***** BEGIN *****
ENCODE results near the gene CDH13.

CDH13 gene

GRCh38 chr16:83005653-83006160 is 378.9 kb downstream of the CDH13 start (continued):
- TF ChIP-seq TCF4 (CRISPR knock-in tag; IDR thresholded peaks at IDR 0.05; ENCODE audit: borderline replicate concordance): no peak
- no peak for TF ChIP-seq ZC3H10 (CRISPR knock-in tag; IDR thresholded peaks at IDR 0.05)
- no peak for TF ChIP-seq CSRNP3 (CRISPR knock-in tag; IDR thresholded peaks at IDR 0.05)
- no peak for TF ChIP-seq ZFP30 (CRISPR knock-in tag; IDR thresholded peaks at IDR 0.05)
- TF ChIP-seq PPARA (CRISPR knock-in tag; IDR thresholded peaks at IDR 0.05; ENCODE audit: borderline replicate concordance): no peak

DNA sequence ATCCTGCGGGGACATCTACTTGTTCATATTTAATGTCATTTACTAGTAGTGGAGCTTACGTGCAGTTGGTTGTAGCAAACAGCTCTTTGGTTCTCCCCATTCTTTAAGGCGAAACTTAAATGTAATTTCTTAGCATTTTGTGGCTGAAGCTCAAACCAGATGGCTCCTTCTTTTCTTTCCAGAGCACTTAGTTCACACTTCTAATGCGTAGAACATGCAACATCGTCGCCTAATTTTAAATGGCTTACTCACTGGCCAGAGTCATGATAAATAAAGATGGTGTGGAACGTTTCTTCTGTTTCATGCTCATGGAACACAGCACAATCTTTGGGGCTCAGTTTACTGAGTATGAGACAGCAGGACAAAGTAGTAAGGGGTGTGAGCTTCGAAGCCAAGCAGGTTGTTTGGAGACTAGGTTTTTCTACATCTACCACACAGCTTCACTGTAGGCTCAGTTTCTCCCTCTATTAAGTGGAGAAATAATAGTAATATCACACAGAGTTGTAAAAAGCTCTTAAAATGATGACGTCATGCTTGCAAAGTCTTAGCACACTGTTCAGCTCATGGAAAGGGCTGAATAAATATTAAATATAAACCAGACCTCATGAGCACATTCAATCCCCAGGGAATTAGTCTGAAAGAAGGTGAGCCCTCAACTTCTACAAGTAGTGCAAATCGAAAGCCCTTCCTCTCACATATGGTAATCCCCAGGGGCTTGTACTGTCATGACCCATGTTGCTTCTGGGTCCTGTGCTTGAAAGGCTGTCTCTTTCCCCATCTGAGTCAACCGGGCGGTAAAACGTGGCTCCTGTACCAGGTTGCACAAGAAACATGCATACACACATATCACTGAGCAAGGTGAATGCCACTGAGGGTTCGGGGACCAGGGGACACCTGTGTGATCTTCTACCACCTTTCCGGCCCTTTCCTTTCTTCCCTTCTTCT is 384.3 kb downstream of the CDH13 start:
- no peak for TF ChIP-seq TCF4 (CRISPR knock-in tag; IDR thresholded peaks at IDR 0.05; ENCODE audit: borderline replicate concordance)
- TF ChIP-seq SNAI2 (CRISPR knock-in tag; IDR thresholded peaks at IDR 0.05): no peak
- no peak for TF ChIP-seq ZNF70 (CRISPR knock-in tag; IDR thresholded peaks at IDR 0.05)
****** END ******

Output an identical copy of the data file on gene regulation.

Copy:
ENCODE results near the gene CDH13.

CDH13 gene

GRCh38 chr16:83005653-83006160 is 378.9 kb downstream of the CDH13 start (continued):
- TF ChIP-seq TCF4 (CRISPR knock-in tag; IDR thresholded peaks at IDR 0.05; ENCODE audit: borderline replicate concordance): no peak
- no peak for TF ChIP-seq ZC3H10 (CRISPR knock-in tag; IDR thresholded peaks at IDR 0.05)
- no peak for TF ChIP-seq CSRNP3 (CRISPR knock-in tag; IDR thresholded peaks at IDR 0.05)
- no peak for TF ChIP-seq ZFP30 (CRISPR knock-in tag; IDR thresholded peaks at IDR 0.05)
- TF ChIP-seq PPARA (CRISPR knock-in tag; IDR thresholded peaks at IDR 0.05; ENCODE audit: borderline replicate concordance): no peak

DNA sequence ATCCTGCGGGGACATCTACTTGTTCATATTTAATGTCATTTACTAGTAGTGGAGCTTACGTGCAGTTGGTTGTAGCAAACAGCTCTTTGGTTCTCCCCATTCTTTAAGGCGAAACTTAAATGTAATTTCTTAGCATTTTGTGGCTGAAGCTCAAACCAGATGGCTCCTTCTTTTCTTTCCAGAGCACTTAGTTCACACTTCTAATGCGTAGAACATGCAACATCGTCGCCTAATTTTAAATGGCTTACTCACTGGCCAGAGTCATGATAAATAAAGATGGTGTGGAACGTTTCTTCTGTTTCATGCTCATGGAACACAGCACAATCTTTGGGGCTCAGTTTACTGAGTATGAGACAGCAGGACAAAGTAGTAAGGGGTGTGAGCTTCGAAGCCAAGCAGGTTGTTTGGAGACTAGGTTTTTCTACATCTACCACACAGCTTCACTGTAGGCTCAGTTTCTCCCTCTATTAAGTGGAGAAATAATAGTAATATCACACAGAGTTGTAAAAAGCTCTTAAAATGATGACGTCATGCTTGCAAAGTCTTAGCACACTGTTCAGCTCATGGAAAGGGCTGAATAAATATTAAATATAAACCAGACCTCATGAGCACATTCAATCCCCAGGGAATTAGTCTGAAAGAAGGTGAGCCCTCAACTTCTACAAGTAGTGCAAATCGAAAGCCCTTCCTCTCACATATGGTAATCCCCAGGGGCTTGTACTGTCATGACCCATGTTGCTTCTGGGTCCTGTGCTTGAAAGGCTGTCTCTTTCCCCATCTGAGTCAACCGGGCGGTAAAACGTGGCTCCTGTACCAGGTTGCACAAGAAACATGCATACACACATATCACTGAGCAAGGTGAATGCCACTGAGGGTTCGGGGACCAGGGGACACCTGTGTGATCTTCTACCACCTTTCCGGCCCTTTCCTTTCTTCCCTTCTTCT is 384.3 kb downstream of the CDH13 start:
- no peak for TF ChIP-seq TCF4 (CRISPR knock-in tag; IDR thresholded peaks at IDR 0.05; ENCODE audit: borderline replicate concordance)
- TF ChIP-seq SNAI2 (CRISPR knock-in tag; IDR thresholded peaks at IDR 0.05): no peak
- no peak for TF ChIP-seq ZNF70 (CRISPR knock-in tag; IDR thresholded peaks at IDR 0.05)